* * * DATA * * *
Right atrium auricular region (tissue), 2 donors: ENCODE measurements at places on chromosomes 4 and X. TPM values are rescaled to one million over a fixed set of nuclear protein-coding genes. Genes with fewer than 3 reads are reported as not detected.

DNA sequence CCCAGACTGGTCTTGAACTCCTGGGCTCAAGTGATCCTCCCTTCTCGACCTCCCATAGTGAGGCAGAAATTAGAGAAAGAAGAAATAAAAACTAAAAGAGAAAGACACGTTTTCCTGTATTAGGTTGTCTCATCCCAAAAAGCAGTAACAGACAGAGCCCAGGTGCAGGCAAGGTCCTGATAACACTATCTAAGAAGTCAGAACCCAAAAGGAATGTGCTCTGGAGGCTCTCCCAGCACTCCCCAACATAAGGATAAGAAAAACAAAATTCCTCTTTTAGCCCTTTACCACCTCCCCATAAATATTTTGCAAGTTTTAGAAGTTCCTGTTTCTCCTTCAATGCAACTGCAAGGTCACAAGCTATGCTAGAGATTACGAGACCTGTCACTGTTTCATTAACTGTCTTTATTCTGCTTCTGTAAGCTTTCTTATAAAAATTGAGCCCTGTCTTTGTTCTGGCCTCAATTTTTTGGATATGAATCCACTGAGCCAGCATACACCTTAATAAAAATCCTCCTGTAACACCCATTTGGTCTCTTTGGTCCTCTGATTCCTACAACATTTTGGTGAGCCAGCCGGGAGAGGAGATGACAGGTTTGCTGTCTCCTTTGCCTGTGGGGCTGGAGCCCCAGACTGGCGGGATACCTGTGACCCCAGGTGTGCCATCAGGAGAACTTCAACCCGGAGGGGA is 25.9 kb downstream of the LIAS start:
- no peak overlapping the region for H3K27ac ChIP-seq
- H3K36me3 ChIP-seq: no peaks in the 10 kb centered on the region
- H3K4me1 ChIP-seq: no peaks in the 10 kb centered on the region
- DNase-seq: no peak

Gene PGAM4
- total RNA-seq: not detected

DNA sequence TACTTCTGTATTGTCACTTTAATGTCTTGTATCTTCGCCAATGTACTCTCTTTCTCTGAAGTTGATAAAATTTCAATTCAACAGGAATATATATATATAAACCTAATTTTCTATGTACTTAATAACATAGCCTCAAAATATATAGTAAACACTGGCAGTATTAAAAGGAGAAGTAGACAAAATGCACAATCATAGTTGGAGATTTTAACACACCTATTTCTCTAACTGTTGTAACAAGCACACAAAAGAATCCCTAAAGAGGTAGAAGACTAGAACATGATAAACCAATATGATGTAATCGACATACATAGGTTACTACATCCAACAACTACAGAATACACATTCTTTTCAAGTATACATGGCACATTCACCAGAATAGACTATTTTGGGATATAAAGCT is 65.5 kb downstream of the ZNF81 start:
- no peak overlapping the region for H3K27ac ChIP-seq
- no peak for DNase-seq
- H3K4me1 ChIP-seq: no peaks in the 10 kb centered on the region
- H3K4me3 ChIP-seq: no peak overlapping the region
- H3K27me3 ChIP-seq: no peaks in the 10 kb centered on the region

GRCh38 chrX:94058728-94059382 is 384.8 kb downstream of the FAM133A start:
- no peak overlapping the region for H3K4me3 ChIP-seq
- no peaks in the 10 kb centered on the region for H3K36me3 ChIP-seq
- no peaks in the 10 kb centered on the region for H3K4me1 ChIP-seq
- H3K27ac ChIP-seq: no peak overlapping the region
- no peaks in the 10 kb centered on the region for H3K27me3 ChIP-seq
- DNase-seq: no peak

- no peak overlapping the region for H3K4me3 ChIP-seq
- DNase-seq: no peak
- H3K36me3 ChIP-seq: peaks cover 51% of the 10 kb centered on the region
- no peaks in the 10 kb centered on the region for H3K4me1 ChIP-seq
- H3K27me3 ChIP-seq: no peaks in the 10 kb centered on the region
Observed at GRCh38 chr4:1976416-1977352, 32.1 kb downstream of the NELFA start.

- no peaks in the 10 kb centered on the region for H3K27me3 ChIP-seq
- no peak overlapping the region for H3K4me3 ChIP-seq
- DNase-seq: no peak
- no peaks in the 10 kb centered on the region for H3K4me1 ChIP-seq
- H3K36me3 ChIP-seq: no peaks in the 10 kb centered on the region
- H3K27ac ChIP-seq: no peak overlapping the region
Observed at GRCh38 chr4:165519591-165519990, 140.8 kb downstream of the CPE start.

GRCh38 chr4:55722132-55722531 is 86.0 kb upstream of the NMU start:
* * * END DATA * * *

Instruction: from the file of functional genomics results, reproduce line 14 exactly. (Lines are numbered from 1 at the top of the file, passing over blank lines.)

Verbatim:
- H3K27me3 ChIP-seq: no peaks in the 10 kb centered on the region